9. Cindy Sample

    I’m a sucker for any mystery that takes place on the Big Island and your book sounded particularly enticing, Barbara. I love the background of how DEADLY RITUALS came to be. Just downloaded it and can’t wait to read it.

    Reply
  10. Mysti Berry

    Looking forward to reading your surprise!

    Reply
  11. Steve Rush

    Nice interview, Barbara. You found a seed and like a good writer, knew what to do with it. You planted it on the page and watched it grow into a published story. Isn’t writing great? I look forward to reading Deadly Rituals.

    Reply
  12. Michael A. Black

    Sounds like a real winner, Barbara. I hope you’ll have copies at the conference.

    Reply
    • Barbara Hodges

      I will. And you must read the scene where two of my people, trapped in a vintage trailer, kick the door open to get out.

      Reply
  13. J.L. Greger

    You’re a good salesman. The novel sounds intriguing.

    Reply
    • Barbara Hodges

      Thanks, Janet. Looking forward to seeing you soon.

      Reply
  14. Peg Roche

    I just finished “Deadly Rituals” and will be posting my review shortly. It was great! Really creepy and an enjoyable read, so thanks! We never do know where our ideas will come from, right? Good luck!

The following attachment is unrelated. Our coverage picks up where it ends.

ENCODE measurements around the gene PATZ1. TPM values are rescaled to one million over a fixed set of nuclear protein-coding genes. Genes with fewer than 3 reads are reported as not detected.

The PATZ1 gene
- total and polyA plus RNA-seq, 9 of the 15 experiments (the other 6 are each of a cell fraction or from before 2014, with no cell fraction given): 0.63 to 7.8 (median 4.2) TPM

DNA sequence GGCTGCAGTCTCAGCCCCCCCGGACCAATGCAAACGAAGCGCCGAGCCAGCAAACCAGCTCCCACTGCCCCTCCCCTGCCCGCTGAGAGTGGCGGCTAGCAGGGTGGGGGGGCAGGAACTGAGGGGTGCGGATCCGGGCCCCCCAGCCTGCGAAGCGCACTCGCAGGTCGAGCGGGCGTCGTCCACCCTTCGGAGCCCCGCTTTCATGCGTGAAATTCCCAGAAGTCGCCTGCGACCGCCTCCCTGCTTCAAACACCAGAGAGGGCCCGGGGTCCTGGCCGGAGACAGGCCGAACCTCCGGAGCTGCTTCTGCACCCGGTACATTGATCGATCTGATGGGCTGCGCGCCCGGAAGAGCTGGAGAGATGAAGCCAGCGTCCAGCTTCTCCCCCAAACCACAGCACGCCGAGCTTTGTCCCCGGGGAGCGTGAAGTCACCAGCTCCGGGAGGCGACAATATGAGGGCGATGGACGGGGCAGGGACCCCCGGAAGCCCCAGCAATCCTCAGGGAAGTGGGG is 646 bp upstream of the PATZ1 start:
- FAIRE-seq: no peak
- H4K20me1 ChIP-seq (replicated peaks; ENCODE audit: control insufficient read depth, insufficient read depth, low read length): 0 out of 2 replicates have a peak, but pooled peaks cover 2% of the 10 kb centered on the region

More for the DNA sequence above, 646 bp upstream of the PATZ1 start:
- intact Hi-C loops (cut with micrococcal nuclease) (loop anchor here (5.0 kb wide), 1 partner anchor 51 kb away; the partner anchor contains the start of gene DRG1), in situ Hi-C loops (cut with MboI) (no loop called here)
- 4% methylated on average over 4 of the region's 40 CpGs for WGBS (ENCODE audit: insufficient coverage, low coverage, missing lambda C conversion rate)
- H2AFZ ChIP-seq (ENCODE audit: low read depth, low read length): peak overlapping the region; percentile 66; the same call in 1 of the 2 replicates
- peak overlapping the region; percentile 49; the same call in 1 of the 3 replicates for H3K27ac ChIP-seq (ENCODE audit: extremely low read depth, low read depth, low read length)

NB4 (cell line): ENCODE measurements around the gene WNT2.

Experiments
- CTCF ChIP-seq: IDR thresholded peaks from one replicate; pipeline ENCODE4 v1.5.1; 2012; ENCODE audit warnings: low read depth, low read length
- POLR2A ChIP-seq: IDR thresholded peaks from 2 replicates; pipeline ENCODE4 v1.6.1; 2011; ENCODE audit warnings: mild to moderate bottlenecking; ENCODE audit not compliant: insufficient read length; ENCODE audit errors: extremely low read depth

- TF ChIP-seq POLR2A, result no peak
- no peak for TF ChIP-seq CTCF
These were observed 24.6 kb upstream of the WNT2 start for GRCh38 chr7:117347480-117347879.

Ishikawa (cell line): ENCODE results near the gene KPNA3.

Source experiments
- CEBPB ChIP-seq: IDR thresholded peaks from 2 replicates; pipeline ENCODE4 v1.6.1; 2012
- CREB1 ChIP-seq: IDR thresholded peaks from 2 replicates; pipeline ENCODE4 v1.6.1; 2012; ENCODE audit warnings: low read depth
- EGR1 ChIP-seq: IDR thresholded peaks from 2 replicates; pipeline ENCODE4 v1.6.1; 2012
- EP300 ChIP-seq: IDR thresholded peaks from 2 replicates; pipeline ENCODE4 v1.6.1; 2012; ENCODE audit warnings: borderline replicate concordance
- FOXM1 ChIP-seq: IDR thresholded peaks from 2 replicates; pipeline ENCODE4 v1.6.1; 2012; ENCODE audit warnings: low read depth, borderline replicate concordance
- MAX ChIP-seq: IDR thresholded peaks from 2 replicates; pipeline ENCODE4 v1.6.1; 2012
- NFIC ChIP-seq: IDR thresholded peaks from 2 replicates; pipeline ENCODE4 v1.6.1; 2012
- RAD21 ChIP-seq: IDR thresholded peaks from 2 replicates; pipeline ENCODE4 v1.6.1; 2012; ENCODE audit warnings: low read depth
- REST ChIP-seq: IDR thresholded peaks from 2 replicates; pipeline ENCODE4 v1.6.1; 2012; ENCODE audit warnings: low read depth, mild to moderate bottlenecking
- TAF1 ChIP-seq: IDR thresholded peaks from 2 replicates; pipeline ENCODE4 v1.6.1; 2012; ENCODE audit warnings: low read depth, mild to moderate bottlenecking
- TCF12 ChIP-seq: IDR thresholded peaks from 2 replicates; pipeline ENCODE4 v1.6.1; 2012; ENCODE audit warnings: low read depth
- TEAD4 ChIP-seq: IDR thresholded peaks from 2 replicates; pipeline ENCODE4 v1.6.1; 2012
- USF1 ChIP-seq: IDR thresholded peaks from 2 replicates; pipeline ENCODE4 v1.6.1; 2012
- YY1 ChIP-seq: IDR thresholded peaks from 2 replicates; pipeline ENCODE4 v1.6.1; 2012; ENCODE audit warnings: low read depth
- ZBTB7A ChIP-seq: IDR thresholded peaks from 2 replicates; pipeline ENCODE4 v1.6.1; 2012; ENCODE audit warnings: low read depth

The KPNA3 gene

Reply
    • Barbara Hodges

      Thanks, Peg. I’m glad you enjoyed the book. I always love to see reviews.

      Reply
  15. Marilyb Meredith

    What a great way to come up with more details for your mystery, on a plane to Hawaii.
    Fun post, Barbara. So sad I won’t get to see you this year at PSWA.

    Reply
  16. Barbara Hodges

    Thanks, Vicki. I’m guilty of not having a pen and paper handy when some of those random thoughts strike.

    Reply
  17. Vicki Weisfeld

    sounds great, Barbara! Those random thoughts are why writers should always have pen and paper with them! Seeds of future best-sellers. Your plot reminded me of a true story a friend told me. He and his huge family were traveling to Hawai`i for a destination wedding, and when he was getting off the plane, a cousin spotted him and rushed up, saying, “Don’t mention the wedding.” Oops. A serious case of cold feet! They all were gathered together for several days with a very large white-satin-dressed elephant in the room.